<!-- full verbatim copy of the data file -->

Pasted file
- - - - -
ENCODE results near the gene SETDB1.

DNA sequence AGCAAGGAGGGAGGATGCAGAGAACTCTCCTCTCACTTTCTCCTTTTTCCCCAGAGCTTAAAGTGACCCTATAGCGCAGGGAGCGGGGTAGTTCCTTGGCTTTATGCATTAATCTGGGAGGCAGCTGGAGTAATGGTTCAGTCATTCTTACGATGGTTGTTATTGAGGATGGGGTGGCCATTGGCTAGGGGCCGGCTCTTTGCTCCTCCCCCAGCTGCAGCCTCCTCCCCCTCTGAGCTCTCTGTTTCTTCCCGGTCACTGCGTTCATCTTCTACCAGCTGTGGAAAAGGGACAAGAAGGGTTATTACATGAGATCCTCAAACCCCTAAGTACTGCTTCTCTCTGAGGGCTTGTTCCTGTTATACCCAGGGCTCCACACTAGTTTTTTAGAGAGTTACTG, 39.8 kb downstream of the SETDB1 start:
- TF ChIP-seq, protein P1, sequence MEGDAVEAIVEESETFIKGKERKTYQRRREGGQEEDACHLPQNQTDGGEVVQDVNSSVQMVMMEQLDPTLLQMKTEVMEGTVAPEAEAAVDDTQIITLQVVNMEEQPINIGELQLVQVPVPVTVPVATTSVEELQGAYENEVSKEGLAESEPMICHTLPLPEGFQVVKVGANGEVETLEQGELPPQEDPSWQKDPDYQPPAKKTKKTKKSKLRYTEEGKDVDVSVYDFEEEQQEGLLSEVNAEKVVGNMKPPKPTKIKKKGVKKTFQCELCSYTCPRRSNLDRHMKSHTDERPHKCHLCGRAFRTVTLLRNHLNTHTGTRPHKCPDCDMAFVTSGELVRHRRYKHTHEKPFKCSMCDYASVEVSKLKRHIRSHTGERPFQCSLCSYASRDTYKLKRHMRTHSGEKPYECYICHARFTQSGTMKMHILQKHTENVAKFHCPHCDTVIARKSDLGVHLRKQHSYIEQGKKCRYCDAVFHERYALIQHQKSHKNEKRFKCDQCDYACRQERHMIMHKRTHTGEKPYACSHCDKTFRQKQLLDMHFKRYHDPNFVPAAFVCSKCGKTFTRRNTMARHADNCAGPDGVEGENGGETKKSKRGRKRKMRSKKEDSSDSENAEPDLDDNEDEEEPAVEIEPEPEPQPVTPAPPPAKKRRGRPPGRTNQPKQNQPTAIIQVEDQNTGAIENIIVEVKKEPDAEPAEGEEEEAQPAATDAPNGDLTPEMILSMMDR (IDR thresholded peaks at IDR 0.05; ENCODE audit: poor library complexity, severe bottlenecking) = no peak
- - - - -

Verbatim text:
ENCODE results near the gene SETDB1.

DNA sequence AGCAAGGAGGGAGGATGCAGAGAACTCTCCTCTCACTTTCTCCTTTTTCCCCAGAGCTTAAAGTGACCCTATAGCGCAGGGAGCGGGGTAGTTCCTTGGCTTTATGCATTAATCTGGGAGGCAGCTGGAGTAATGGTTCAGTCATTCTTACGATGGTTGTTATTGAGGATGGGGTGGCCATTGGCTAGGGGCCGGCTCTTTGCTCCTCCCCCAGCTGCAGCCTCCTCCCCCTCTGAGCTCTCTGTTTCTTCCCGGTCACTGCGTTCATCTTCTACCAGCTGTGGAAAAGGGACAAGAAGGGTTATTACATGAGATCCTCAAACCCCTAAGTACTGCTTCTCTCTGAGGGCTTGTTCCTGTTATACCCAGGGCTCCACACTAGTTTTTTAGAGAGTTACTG, 39.8 kb downstream of the SETDB1 start:
- TF ChIP-seq, protein P1, sequence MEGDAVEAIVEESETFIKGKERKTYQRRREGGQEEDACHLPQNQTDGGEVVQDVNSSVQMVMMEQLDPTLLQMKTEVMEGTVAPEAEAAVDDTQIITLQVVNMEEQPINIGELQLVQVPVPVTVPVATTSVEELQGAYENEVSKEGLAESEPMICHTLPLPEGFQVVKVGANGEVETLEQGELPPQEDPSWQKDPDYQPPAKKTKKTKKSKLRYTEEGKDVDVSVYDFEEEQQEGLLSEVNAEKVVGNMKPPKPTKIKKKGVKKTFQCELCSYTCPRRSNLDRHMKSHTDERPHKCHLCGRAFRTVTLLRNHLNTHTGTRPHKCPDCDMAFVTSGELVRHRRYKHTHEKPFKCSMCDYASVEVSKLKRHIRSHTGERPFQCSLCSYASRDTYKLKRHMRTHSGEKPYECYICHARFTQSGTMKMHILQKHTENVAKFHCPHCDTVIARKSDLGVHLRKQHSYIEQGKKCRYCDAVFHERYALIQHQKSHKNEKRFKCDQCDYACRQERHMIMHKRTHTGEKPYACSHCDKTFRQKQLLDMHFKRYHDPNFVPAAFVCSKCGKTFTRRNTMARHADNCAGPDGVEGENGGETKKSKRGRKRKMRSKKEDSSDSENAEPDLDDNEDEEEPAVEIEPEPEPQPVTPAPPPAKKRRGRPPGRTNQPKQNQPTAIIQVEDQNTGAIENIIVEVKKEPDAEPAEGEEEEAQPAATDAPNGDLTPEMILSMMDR (IDR thresholded peaks at IDR 0.05; ENCODE audit: poor library complexity, severe bottlenecking) = no peak